Multiple Sclerosis Social Security Disability SSI Benefits

Seeking Disability Benefits for Clients With Multiple Sclerosis

If you have been diagnosed with multiple sclerosis and are unable to engage in full-time employment, you should consult with an attorney about making a claim for Social Security disability (SSD) or SSI benefits.

At Hiller Comerford Injury & Disability Law, PLLC, we have helped many clients with multiple sclerosis successfully apply for SSD and SSI benefits, and to appeal denied claims. Contact us for a free consultation with an experienced disability benefits lawyer.

Determining Whether You Can Still Work With MS

Multiple sclerosis (MS) is a degenerative neurological disorder that can permanently damage your central nervous system. Symptoms include sensory problems, muscle weakness, difficulties with coordination, visual problems, pain, fatigue and serious depression.

In many but not all people with multiple sclerosis, serious flare-ups are followed by periods of partial recovery. However, each flare-up may leave you with additional lingering symptoms.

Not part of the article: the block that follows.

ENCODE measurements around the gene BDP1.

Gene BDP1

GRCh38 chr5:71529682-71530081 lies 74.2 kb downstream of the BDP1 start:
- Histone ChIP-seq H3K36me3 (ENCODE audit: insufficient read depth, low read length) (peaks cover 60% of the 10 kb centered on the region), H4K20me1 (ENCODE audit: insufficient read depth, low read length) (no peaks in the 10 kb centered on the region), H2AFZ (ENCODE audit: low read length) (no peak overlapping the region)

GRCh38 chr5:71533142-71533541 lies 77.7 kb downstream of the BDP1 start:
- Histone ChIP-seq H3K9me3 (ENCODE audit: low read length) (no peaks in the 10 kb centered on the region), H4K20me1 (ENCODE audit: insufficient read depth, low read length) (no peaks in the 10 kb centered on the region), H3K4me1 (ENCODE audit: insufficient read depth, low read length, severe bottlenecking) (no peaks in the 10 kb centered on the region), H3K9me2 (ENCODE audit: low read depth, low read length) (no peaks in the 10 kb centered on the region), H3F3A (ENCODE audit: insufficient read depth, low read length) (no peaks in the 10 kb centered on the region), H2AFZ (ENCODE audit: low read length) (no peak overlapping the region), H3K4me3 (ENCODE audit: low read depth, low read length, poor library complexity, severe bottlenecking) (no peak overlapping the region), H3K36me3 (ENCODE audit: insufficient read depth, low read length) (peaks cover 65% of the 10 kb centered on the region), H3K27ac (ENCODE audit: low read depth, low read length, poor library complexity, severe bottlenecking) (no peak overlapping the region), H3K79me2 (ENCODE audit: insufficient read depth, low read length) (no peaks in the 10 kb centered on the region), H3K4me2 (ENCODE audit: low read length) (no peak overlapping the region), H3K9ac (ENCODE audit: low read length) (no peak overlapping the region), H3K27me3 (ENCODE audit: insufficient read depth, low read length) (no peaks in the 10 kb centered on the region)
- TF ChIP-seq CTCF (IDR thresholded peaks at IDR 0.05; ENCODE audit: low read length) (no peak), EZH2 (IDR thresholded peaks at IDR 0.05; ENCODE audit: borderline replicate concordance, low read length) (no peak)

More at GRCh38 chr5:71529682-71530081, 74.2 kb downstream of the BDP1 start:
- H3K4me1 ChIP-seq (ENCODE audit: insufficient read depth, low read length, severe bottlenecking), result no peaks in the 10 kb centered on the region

Multiple sclerosis is a progressive disease that does not necessarily prevent people from working early on. However, it often eventually causes functional disability.

Advanced multiple sclerosis can limit your ability to control your extremities, as well as your cognitive abilities, to an extent that prevents you from holding down a full-time job. If MS is having this effect on you, you may be entitled to Social Security disability benefits.

Pursuing Every Opportunity to Get You Approved for Benefits

Multiple sclerosis is on the Social Security Administration’s listing of impairments, so you can qualify for disability benefits if your condition is severe enough to meet the criteria of the listing. You can also qualify by showing that the limitations imposed by the disease prevent you from working.

Our attorneys are experienced at helping people with multiple sclerosis document their symptoms and limitations by working with their doctors. If you believe your MS has reached the point where it is impacting your ability to work, contact us to discuss your options.